Credit: USA Today
As the final buzzer sounded, superstars Steph Curry, Klay Thompson, and Draymond Green walked with their teammates to the visitor locker room, dejected, after receiving a 118-94 drubbing at the hands of the Oklahoma City Thunder.
It seemed all was lost for the defending champs. They had dropped 3 of the first 4 games of the series to Oklahoma City, including losing by a combined 52 points away from home.
Lose one more game, and everyone would remember the winning-est team in NBA history as chokers, as a team that couldn’t finish what they started.
If there was any solace to the situation, the Warriors would be able to play at home for the next game. But then, if they won, they would have to return to OKC.
“This is a tough situation to be in, but the series isn’t over,” Curry said, according to ESPN.com.
And the series wasn’t over. Golden State responded by winning 120-111 Thursday night. After hitting a layup that put the Warriors up 10 with a minute remaining, Curry ran up the court yelling, “We ain’t going home! We ain’t going home!”
Then they did Saturday what they couldn’t do before, they won in OKC, defeating the Thunder 108-101 in an exciting Game 6, in which the Warriors outscored the Thunder 19-5 in the closing minutes.
According to the San Francisco Gate, Game 7 received the highest ratings of any NBA game in history. All eyes were turned to watch to see if the Warriors could come back from the brink of elimination.
The Warriors did not disappoint. Thompson, after missing his first seven shots, finished with 21 points and shot over 50 percent from three point range.
Curry scored 36 points and broke another record. He hit 32 three pointers in the series, a playoff record. And, oh yeah, Thompson hit 30, which was also broke the previous record.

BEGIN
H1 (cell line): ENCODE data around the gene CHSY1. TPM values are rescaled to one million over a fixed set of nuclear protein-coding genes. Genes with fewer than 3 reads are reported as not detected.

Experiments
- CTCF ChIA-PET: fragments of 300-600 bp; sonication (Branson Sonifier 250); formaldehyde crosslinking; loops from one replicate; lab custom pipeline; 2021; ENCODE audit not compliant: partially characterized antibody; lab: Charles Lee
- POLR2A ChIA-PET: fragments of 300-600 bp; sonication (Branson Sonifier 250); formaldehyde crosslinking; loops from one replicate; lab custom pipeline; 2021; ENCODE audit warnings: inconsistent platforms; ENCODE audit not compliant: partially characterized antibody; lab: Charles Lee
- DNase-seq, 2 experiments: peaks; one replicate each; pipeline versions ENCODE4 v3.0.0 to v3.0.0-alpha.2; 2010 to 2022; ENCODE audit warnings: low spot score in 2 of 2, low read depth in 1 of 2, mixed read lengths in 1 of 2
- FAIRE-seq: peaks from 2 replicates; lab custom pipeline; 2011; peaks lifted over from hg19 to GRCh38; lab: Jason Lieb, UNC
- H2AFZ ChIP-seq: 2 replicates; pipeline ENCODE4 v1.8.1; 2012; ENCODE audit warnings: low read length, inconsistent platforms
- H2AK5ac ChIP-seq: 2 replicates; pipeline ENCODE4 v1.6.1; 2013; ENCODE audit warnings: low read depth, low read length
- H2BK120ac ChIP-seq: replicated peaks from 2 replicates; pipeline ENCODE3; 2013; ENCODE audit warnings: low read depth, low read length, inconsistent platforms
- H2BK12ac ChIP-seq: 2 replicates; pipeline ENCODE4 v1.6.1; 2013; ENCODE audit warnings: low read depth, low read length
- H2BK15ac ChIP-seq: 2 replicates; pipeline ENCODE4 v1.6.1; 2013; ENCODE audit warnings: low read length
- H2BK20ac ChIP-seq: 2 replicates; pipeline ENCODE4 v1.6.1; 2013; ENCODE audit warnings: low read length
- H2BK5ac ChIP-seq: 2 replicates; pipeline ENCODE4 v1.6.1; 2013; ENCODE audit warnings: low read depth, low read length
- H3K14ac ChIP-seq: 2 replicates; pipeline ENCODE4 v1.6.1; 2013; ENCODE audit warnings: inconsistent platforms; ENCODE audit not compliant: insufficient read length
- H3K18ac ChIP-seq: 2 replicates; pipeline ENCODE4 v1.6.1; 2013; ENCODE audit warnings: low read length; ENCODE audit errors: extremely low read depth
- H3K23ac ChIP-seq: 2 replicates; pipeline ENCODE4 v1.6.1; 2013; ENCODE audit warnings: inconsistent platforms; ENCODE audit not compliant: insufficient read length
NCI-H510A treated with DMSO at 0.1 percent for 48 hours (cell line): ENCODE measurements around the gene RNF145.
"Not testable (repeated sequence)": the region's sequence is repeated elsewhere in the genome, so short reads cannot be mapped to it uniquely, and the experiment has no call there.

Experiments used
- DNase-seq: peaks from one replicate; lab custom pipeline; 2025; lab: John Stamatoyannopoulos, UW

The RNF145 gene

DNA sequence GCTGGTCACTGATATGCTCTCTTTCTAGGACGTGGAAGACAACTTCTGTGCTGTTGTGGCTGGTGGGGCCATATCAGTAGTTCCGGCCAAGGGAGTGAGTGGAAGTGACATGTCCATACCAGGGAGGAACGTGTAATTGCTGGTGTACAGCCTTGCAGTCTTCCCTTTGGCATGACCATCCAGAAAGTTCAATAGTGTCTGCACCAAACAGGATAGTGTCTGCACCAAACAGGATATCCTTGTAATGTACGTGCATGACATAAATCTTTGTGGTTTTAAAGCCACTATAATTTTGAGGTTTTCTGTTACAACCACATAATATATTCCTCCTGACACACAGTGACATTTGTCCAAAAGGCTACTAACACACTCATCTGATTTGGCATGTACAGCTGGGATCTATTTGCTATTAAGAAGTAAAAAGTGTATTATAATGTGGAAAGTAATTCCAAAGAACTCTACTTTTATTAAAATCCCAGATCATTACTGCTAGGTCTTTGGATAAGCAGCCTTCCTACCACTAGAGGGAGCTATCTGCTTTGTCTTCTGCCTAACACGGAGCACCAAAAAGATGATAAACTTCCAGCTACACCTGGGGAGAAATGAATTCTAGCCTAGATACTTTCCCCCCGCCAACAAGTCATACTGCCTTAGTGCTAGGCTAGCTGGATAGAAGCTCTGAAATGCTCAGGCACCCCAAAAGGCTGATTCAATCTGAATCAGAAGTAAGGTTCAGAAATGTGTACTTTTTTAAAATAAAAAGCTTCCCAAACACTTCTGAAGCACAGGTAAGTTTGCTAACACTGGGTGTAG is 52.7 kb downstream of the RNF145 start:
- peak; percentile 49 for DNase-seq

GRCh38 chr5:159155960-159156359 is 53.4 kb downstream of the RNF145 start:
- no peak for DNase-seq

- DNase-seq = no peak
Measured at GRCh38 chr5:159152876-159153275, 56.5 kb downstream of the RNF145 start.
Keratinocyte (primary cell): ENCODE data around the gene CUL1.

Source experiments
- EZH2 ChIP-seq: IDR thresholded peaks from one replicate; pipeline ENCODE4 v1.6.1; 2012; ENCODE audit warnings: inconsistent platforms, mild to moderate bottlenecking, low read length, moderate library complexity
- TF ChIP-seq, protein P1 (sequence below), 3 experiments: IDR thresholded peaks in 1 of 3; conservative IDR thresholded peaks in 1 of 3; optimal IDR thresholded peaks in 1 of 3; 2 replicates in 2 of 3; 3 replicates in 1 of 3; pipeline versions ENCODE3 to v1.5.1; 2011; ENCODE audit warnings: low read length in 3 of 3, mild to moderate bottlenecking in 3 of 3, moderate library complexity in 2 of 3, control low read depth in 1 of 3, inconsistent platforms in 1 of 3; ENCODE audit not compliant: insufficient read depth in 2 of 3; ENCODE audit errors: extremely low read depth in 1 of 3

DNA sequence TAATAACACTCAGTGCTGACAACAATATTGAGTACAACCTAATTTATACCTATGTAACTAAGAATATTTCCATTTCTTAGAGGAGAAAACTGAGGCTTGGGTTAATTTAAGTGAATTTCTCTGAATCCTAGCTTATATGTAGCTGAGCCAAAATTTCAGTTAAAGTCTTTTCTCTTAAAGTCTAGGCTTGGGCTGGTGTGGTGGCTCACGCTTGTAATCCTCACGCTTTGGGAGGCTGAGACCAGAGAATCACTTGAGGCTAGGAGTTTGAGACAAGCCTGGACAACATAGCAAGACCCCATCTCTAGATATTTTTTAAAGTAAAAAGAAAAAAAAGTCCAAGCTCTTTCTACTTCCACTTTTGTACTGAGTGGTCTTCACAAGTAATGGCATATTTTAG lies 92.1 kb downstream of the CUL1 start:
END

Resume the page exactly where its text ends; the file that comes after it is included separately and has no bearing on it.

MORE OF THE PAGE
The Warriors had done what only 9 teams had done previously in the history of the NBA, and that was come back and win a 7 game series after being down 3-1. How was this possible for a team that was absolutely dominated in games 3 and 4?
The reason why became apparent in game 7. The Thunder, on one hand, looked frustrated and seemed to be arguing and pointing fingers.
The Warriors, on the other hand, were encouraging and strategizing together. There was a sense of unity and teamwork with Golden State, while OKC seemed to go into panic mode.
This sense of unity and trust seemed to be felt not only between the players, but head coach Steve Kerr as well. Holding a 6 point lead late in the 3rd quarter, Kerr put in backups Leandro Barbosa and Anderson Varejao, to give the starters much needed rest.
Barbosa and Varejao responded with a combined 4 points, 2 assists, 1 rebound, and some crucial defensive stops. Thunder head coach Billy Donovan went only 2 deep in the bench with Enes Kanter and Dion Waiters, electing to play 4 of his starters for 39, 43, 45, and 46 minutes.
Now the Warriors move on to play the Cleveland Cavaliers in the NBA finals, beginning Thursday night, a rematch of last years finals. Last year, the Warriors overcame a 2-1 series deficit to the Cavs to win the NBA finals.
Should the Warriors fall back down in the finals, the memory of sitting in the locker room in Oklahoma City, dejected, on the brink of elimination, and how they responded to that situation, could prove the difference in determining the NBA Champions.